Woman says relationship with Christ saved her from eating disorders, self-harm

Marcela Eslao shares her Christian faith in a video posted to YouTube by Delafé Testimonies in November 2022.
Marcela Eslao shares her Christian faith in a video posted to YouTube by Delafé Testimonies in November 2022. | YouTube/ Delafé Testimonies

A woman molested as a child who later developed a serious eating disorder recently shared how a relationship with Christ saved her from self-harm. 

Marcela Eslao spoke about her childhood trauma and struggles in a testimony video uploaded to YouTube last month by Delafé Testimonies, a global project with over 200,000 subscribers that aims "to create the world's largest archive of Jesus testimonies."

Eslao said she was molested by her father's male best friend when she was 6 or 7 years old after he lured her into a room while babysitting. 

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Eslao said that being violated made her feel she had no control over her own life, body or emotions. The trauma would manifest in a yearslong struggle with anorexia, bulimia and overall self-harm. 

"I learned about anorexia, and I thought it was a good idea," Eslao said, believing that the unhealthy behaviors would recover possession of what she thought she lost control over — her body and mind. 

"I think that I was honestly just trying to get some sense of control over my life and also trying to cry out for attention at the same time."  

Eslao recalled losing her virginity and becoming "extremely promiscuous" and "rebellious," as well as having an "eating disorder on top of it." 

"I got to the point — I remember this boyfriend broke up with me — and I was so distraught, and I thought it was a good idea to cut myself. So I did," she said.

"And ever since that moment, I was like, 'This is amazing,' because I felt something. I felt I was able to connect with how I felt for the first time." 

Eslao said self-harming became a consistent habit for her to handle her anger, which could manifest for reasons like her mother disciplining her. 

There was a time Eslao recalls a time after her mom disciplined her that she resorted to cutting herself in a way she never had before.  

"I remember grabbing the largest knives I could find. And I ran upstairs to the bathroom. And I remember just hearing the knives [slicing skin]," Eslao said.  

"I put my head down for a little bit and I lifted my head. And all I saw was a countertop, [covered in a] puddle of blood. And I was like, 'what did I just do? And I looked at my arm and it wasn't like the usual … little cuts. It was flesh. … So, I wrapped that up. I kept that a secret."

Eslao said that around age 23, she became heavily involved in cheerleading and bodybuilding. Her family owned a gym, and she became somewhat of "a fitness icon in my community."  

After one cheerleading competition, Eslao said her team went to a restaurant to eat a celebratory meal. Following the meal, she purposefully threw up her food.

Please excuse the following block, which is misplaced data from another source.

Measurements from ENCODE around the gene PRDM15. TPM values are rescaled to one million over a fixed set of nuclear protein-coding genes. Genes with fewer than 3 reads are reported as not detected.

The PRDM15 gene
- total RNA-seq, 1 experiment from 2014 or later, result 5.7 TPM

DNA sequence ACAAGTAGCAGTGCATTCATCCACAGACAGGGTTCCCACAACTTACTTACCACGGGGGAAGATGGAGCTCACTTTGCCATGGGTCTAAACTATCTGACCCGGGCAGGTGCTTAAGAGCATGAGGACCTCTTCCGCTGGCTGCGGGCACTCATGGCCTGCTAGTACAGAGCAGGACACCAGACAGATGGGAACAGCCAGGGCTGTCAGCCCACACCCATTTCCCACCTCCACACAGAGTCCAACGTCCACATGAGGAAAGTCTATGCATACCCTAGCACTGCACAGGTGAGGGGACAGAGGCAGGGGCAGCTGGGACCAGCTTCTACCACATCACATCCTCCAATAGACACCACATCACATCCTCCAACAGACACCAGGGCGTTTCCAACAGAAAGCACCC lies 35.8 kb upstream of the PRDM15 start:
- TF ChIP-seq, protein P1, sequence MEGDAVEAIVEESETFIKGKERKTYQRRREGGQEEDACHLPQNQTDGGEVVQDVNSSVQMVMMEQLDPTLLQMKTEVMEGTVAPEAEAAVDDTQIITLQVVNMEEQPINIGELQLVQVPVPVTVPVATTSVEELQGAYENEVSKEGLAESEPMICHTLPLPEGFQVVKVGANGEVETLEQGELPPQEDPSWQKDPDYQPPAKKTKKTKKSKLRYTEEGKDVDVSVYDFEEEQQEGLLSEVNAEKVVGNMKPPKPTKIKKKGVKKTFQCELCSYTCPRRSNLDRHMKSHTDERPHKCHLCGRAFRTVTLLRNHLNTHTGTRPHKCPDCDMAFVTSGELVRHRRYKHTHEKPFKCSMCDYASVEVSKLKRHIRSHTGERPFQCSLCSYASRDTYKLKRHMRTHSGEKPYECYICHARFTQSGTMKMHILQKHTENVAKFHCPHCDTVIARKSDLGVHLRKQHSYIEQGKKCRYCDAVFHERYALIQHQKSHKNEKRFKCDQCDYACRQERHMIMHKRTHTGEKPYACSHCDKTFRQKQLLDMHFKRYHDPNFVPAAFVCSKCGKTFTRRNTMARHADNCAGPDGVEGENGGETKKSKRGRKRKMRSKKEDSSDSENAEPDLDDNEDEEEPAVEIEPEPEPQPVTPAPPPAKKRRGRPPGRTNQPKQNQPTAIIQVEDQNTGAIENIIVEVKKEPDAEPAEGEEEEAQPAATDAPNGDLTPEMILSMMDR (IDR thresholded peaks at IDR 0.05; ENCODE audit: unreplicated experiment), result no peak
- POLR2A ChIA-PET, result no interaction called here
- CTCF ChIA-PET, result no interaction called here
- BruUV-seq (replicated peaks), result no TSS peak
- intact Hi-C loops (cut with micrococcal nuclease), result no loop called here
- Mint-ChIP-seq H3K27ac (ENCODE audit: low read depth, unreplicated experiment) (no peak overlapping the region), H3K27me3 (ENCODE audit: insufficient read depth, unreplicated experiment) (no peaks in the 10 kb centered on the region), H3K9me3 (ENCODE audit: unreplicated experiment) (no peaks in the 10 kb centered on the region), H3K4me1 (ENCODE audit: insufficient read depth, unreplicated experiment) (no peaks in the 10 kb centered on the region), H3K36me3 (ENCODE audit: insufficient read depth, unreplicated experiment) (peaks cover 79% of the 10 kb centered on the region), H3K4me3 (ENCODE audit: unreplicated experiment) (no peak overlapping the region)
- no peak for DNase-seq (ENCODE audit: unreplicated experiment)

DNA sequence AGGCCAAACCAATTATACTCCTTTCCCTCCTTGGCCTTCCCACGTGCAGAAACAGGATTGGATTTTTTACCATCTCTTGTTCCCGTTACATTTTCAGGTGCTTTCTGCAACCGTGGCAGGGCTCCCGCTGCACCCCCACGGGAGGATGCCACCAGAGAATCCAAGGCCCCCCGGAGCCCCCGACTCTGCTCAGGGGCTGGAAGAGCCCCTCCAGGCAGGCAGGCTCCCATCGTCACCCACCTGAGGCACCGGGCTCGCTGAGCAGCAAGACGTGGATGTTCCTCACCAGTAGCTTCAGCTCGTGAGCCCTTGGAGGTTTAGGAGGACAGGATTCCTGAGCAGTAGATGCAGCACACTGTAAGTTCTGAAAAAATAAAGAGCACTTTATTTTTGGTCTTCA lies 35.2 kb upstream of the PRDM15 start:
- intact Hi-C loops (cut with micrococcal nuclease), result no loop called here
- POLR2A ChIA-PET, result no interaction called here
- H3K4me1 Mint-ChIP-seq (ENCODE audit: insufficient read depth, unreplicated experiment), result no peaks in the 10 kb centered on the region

"[My eating disorder] was like a monster at this stage. And so, I realized if I could vomit, then I could compete. I could keep dieting. I could keep training and then eat when I want to eat and then vomit. [I thought]; 'This is perfect.'… And so I kept doing that," Eslao said. 

While her team was preparing to go to "worlds" for the cheerleading Olympics and she was preparing for her second bikini bodybuilding competition, Eslao said she was "feeling so empty and dead." 

As she continued with bulimia, Eslao said she was shocked to realize her gag reflex was disappearing, which made throwing up her food more difficult. 

"I panicked because my whole career … relied on me being able to do what I was doing. And it got really hard for me to vomit to the point where I was vomiting at least four hours a day," Eslao said.  

"I just knew in the back of my mind, I'm going to die. Because I would be at cheerleading competitions, in the middle of a routine, forgetting where I was. And being thrown around in the air, doing backflips and [I had] no sense of what was happening."

After many long weeks, Eslao yearned for recovery from her eating disorder. She told her coach she wanted to quit bodybuilding and cheerleading to heal and recover. 

During her recovery process, Eslao said she would eat food and take Benadryl to go straight to sleep to prevent herself from giving in to the urges she felt to vomit. 

In time, she went from 100 pounds to 150 pounds. 

One evening, she watched a YouTube video of a Christian preacher who said: "'the Word of God is alive.'" 

After hearing this, Eslao said she began to read the Bible. She later began attending a local church. During services, attendees were invited to come up for an altar call.  

"I went to the altar, and I just started crying," Eslao said.

Eslao continued attending the church weekly and gave her life to Christ. After multiple altar calls and being prayed over, she said God gave her freedom over bulimia, anorexia and self-harm.  

"Jesus is my everything. … He's my rest. He's my peace. He's my joy. He's my freedom. … He is everything," Eslao declared. 

Nicole Alcindor is a reporter for The Christian Post. She can be reached at:

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